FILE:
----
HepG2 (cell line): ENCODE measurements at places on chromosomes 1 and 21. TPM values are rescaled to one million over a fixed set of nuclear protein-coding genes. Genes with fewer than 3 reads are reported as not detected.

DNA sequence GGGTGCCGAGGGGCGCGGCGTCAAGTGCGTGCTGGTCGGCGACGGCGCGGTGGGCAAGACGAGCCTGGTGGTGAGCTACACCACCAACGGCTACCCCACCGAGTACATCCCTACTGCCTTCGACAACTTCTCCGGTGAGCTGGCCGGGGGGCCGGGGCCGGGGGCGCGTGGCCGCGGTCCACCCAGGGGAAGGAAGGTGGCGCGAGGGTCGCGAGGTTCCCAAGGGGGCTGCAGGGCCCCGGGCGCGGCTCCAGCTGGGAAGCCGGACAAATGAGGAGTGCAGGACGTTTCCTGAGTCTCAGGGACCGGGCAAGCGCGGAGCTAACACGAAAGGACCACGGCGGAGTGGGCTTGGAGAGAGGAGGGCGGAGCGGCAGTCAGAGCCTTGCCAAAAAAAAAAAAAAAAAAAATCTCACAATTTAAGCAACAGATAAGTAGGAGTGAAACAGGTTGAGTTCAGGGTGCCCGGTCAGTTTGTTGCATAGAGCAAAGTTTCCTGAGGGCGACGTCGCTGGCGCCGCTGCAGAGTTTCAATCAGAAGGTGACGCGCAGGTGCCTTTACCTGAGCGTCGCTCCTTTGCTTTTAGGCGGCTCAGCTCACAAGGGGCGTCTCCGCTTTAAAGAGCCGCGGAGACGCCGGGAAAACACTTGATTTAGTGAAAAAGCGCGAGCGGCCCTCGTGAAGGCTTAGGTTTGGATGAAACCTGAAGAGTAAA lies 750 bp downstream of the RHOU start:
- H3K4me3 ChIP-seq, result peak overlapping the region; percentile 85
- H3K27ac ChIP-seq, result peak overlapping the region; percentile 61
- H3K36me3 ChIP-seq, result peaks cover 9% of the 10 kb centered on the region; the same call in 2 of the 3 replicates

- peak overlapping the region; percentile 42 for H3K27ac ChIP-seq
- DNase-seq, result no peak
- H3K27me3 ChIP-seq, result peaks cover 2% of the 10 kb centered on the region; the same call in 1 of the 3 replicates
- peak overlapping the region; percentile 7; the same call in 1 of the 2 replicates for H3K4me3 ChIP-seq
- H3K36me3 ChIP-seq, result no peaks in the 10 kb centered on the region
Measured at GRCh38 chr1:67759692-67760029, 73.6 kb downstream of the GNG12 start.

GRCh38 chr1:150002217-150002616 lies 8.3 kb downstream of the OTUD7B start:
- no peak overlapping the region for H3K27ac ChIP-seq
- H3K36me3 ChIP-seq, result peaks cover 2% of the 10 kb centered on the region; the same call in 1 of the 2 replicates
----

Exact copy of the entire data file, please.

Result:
HepG2 (cell line): ENCODE measurements at places on chromosomes 1 and 21. TPM values are rescaled to one million over a fixed set of nuclear protein-coding genes. Genes with fewer than 3 reads are reported as not detected.

DNA sequence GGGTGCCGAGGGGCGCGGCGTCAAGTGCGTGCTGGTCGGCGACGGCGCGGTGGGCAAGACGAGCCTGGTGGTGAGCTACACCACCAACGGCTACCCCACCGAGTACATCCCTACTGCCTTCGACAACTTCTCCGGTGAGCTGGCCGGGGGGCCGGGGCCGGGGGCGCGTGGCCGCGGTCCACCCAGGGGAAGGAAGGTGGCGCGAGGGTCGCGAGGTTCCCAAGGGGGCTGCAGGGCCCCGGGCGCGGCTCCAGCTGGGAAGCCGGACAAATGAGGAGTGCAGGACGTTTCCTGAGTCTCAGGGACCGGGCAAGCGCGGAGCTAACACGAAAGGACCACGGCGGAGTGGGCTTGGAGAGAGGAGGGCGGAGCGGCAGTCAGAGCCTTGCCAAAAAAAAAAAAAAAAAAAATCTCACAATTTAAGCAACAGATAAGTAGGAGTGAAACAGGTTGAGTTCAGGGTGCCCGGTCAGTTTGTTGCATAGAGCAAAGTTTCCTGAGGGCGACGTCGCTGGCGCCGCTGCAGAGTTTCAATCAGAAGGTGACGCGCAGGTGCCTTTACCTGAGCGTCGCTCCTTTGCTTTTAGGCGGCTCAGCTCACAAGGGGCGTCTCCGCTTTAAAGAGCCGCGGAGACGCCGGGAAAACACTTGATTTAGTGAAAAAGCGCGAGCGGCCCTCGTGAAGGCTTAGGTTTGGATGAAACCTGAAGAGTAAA lies 750 bp downstream of the RHOU start:
- H3K4me3 ChIP-seq, result peak overlapping the region; percentile 85
- H3K27ac ChIP-seq, result peak overlapping the region; percentile 61
- H3K36me3 ChIP-seq, result peaks cover 9% of the 10 kb centered on the region; the same call in 2 of the 3 replicates

- peak overlapping the region; percentile 42 for H3K27ac ChIP-seq
- DNase-seq, result no peak
- H3K27me3 ChIP-seq, result peaks cover 2% of the 10 kb centered on the region; the same call in 1 of the 3 replicates
- peak overlapping the region; percentile 7; the same call in 1 of the 2 replicates for H3K4me3 ChIP-seq
- H3K36me3 ChIP-seq, result no peaks in the 10 kb centered on the region
Measured at GRCh38 chr1:67759692-67760029, 73.6 kb downstream of the GNG12 start.

GRCh38 chr1:150002217-150002616 lies 8.3 kb downstream of the OTUD7B start:
- no peak overlapping the region for H3K27ac ChIP-seq
- H3K36me3 ChIP-seq, result peaks cover 2% of the 10 kb centered on the region; the same call in 1 of the 2 replicates